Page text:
PhD Blog – The police and domestic abuse crime: positive steps but much more to be done

larissaThis weeks PhD Blog is from Larissa Povey, final-year PhD Candidate within the Centre for Regional Economic and Social Research and Associate Lecturer in Criminal Justice at Sheffield Hallam University. Larissa’s PhD explores the impact of changes in UK criminal justice and welfare policies on the everyday lives of women at the social margins. Using a mixture of qualitative interviews, visual and ethnographic methods her study examines the lived experiences, perceptions and sense-making narratives of women who have been subject to multiple interventions from state agencies spanning both welfare and penal systems. Larissa hopes to make a contribution through using a feminist lens to explore the gendered character of social control and disciplining, texturing theoretical debates which often focus on men.

Larissa’s broad research interests lie in the areas of women and criminal justice, punishment beyond the prison, welfare policy, labour markets and social control.

PhD funding: Sheffield Hallam University Vice-Chancellor’s PhD Scholarship. This PhD is linked to the ESRC-funded “Welfare Conditionality: Sanctions, Support and Behaviour Change” project (http://www.welfareconditionality.ac.uk/).

Contact: larissa.j.povey@student.shu.ac.uk

The police and domestic abuse crime: positive steps but much more to be done

As a PhD candidate researching women’s experiences of the criminal justice system and welfare reform, I was recently invited to take part in a Domestic Abuse Crime Scrutiny Panel for a national police agency. This got me thinking about the way we deal with this type of crime in England and Wales; alongside small steps in the right direction there are contradictory developments which thwart such advances, particularly broader shifts in social policy under austerity.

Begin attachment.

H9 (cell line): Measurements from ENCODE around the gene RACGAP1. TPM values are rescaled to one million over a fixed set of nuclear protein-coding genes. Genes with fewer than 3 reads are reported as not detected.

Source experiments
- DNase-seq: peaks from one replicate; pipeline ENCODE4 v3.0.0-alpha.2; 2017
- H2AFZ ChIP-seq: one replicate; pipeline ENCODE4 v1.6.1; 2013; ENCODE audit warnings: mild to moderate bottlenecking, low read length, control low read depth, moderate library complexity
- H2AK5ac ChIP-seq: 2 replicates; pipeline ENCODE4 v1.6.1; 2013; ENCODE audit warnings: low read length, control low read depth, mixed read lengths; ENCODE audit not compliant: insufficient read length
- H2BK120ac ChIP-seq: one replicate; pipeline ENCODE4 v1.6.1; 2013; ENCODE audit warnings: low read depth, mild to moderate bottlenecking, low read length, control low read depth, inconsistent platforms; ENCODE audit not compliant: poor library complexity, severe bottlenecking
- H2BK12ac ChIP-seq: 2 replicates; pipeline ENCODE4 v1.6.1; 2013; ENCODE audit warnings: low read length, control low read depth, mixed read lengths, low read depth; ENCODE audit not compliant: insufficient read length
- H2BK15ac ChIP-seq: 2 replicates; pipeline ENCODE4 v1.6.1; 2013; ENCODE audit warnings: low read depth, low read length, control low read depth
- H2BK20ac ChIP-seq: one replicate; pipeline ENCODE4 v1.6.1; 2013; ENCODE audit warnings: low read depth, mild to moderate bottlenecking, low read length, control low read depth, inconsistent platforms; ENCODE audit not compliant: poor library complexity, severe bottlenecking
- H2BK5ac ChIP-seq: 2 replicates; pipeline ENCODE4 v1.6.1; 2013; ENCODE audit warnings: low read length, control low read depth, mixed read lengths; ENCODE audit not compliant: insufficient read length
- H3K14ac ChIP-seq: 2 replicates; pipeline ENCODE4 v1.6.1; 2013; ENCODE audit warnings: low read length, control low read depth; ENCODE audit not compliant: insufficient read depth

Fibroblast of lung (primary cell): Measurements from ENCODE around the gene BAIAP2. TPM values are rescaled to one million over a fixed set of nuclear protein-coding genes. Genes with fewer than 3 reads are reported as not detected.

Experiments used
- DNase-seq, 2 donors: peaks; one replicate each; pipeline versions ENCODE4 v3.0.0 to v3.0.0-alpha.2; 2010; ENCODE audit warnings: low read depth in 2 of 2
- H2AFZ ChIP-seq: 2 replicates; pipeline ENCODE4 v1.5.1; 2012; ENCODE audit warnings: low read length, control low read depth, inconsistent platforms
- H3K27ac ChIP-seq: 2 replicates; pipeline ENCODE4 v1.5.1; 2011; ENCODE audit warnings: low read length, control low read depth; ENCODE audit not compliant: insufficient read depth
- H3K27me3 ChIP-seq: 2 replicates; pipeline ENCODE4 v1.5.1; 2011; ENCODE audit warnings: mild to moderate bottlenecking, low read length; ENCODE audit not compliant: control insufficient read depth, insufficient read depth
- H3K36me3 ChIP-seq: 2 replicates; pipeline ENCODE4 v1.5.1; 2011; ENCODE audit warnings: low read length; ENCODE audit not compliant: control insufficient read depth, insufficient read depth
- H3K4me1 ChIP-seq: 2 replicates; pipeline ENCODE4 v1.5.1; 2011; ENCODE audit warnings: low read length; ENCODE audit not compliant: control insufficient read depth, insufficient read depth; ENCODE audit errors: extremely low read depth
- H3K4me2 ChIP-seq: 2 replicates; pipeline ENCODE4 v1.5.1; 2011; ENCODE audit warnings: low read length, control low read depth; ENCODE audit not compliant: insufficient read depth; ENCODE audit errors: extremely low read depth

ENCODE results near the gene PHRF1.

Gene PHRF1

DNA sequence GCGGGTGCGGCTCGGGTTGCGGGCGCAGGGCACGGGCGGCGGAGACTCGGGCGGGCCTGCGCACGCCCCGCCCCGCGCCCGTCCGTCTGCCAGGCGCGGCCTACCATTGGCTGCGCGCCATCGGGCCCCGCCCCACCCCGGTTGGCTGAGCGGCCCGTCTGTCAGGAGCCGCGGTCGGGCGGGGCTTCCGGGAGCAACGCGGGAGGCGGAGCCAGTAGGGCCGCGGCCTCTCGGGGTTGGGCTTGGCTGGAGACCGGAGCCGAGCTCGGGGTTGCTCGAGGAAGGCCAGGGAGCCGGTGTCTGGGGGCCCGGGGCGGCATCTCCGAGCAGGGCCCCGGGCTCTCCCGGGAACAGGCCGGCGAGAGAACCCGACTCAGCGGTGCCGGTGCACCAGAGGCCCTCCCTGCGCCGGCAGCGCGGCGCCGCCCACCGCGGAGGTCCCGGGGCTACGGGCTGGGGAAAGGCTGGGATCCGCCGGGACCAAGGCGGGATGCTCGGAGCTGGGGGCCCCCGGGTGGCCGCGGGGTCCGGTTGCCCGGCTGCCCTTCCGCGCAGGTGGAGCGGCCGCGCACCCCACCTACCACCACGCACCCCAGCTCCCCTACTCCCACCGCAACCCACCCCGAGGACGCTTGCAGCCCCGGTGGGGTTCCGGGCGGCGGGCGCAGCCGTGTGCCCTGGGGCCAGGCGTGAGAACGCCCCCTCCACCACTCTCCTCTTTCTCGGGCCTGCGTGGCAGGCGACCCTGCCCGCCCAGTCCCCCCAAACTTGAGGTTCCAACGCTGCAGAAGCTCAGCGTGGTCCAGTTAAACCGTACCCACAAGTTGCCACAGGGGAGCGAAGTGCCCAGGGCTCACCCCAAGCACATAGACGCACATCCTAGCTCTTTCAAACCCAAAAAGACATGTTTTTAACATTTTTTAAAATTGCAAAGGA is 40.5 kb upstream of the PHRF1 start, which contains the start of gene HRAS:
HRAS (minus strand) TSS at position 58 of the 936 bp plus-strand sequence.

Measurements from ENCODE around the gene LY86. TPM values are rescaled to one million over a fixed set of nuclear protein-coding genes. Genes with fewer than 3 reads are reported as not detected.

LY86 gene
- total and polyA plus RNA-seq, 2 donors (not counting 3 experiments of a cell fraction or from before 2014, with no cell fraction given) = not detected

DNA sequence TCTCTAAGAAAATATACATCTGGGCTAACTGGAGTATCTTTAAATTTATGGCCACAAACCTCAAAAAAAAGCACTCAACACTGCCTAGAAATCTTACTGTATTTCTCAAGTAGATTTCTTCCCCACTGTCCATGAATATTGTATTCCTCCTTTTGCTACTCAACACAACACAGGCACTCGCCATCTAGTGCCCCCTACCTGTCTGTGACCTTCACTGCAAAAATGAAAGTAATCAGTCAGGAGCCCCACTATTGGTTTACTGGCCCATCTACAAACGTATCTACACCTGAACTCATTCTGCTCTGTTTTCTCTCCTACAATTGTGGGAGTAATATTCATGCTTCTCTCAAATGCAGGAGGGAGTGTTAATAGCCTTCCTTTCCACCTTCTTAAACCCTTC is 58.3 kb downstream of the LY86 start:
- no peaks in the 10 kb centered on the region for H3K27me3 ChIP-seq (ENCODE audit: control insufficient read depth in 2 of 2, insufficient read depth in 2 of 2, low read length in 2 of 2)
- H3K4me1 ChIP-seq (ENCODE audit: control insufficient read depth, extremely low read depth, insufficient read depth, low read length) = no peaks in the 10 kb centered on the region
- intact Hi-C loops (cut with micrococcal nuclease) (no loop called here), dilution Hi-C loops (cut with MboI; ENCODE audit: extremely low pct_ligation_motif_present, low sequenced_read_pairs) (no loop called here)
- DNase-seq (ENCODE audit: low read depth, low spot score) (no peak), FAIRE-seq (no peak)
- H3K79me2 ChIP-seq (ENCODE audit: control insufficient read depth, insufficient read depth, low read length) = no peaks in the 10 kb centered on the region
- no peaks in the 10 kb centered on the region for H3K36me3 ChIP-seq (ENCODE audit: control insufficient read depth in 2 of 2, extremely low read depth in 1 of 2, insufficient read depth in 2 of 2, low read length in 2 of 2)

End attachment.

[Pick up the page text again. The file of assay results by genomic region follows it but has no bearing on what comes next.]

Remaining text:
Based on efforts by the Crown Prosecution Service to show transparency and engage the local community in examining police work, the earlier scrutiny panels focused on hate crime; the first, piloted in West Yorkshire in 2004 focused specifically on race hate crime. The development of domestic abuse crime scrutiny panels followed and more recently we have seen panels focusing on cases of violence against women and girls.

Efforts such as these indicate that across the criminal justice system agencies are attempting to take domestic abuse (DA) crimes and violence against women and girls more seriously. Indeed, statistics from a recent Crown Prosecution Service report (2016: 1) show that it is “prosecuting and convicting more defendants of domestic abuse, rape, sexual offences and child sexual abuse than ever before”. Importantly, there has been an 11% rise in convictions for Violence Against Women and Girls (VAWG) crimes, a trend that has been seen over the past three years. Prosecutions of this nature currently account for almost 20% of the Crown Prosecution Service’ total case load.

While new panels provide encouraging indicators that the police want to improve the way that they handle DA and VAWG crime, things are not entirely rosy. For example, the Home Office does not gather official statistics on the number of women and girls killed through domestic violence, a vast oversight. We do know the number of women killed by men in the UK because of the work of one individual Karen Ingala Smith, CEO of nia (a domestic violence charity) who began Counting Dead Women in 2012, her efforts are now supported by Women’s Aid and has developed into the Femicide Census to record all cases of ‘the murder of women because they are women’ (Women’s Aid, 2016). These efforts show a year on year increase in the number of women dying, averaging two women per week, at the hands of a partner, ex-partner or family member.

On the one hand we have the highest recorded reporting and prosecutions for DA and VAWG crimes. On the other, we have an increasing number of women dying from this type of crime. So what are some of the reasons that might be contributing to this? Since 2010, we have seen swinging cuts to services under austerity. This includes large cuts to women’s refuges resulting in the loss of 17% of specialist refuges and a third of referrals being turned away. Police guidelines outline refuges as a key intervention in the effective protection of victims, so with fewer refuges and places for vulnerable women and children it is a no brainer that this may have a detrimental effect on victims’ ability to get themselves to safety.